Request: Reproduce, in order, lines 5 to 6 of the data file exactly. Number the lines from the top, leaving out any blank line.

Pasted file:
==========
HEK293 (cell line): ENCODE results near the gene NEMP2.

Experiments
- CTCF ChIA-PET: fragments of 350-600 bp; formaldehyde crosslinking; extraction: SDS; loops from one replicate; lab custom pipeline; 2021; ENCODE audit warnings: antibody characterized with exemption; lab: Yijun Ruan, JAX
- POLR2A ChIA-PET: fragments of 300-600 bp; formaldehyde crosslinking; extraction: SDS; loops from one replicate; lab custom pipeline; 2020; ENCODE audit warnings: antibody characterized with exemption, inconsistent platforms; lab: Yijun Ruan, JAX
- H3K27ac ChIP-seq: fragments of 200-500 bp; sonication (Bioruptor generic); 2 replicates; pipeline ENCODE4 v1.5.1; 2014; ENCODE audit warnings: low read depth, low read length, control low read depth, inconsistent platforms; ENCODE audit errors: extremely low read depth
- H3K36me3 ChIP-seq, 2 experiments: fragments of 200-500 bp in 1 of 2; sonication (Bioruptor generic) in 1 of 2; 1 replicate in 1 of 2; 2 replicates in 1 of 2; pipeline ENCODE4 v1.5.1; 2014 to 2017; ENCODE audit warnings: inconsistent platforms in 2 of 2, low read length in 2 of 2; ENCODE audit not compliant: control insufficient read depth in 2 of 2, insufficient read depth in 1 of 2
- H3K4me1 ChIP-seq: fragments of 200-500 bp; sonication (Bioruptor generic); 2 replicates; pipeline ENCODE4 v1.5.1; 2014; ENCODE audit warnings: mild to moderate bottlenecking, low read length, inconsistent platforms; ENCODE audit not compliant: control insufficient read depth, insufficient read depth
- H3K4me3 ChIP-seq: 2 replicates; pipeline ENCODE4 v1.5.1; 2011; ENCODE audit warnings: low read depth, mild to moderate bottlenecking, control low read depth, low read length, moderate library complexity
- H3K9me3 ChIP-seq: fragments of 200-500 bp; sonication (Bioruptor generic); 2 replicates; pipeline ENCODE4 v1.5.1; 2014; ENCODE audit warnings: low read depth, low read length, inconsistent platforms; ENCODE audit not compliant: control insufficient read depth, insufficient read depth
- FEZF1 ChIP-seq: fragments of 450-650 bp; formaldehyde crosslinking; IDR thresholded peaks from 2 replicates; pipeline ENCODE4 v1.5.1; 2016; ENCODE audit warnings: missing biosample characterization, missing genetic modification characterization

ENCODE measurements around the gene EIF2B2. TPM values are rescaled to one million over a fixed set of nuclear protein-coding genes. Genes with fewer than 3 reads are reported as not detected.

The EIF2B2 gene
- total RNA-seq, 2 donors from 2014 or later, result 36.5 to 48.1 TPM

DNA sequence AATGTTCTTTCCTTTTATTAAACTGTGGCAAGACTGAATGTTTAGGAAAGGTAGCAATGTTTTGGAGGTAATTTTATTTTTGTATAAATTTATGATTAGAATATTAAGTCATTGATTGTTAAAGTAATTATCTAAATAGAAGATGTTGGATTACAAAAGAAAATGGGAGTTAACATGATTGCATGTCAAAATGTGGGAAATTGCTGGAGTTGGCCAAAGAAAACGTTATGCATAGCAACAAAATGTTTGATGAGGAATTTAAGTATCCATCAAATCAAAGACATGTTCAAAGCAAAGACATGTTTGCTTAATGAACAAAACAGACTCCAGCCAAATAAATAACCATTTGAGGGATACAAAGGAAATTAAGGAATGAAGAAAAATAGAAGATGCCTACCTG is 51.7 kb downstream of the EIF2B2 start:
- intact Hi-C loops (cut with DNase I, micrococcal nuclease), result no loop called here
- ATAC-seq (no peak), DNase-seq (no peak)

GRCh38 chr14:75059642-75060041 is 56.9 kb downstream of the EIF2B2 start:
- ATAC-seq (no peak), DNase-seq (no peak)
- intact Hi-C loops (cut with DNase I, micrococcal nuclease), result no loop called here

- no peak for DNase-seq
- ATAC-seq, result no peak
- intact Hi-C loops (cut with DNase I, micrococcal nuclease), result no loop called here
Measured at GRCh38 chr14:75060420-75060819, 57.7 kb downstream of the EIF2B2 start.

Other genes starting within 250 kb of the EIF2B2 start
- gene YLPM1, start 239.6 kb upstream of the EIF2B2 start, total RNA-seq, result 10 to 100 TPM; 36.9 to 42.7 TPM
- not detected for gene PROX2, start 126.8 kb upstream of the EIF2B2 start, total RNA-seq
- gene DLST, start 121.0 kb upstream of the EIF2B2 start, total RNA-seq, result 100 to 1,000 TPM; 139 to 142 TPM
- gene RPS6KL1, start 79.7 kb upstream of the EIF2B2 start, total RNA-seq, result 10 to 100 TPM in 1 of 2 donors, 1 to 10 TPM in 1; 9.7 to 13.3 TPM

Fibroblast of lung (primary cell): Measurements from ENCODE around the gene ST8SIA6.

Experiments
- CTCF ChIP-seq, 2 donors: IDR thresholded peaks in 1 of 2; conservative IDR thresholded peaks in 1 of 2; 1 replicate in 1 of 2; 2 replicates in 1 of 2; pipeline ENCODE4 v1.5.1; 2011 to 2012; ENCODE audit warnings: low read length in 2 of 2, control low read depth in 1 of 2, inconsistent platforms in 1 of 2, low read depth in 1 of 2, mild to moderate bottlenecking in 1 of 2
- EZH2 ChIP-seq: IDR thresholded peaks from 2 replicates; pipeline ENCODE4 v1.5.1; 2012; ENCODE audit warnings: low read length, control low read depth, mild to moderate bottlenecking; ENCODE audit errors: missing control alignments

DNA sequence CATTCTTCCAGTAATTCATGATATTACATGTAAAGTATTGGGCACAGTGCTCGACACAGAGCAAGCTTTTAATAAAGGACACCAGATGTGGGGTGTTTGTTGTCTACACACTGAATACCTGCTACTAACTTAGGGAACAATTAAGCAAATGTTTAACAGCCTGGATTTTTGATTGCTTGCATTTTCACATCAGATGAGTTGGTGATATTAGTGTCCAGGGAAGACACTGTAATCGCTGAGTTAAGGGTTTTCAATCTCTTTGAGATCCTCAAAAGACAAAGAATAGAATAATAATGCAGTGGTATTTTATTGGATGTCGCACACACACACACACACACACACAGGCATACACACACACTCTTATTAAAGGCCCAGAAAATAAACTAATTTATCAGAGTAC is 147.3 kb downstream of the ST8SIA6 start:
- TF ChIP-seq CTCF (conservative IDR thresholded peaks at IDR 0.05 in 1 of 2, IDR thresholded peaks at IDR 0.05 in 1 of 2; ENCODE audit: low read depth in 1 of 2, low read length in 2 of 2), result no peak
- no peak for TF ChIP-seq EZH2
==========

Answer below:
- H3K27ac ChIP-seq: fragments of 200-500 bp; sonication (Bioruptor generic); 2 replicates; pipeline ENCODE4 v1.5.1; 2014; ENCODE audit warnings: low read depth, low read length, control low read depth, inconsistent platforms; ENCODE audit errors: extremely low read depth
- H3K36me3 ChIP-seq, 2 experiments: fragments of 200-500 bp in 1 of 2; sonication (Bioruptor generic) in 1 of 2; 1 replicate in 1 of 2; 2 replicates in 1 of 2; pipeline ENCODE4 v1.5.1; 2014 to 2017; ENCODE audit warnings: inconsistent platforms in 2 of 2, low read length in 2 of 2; ENCODE audit not compliant: control insufficient read depth in 2 of 2, insufficient read depth in 1 of 2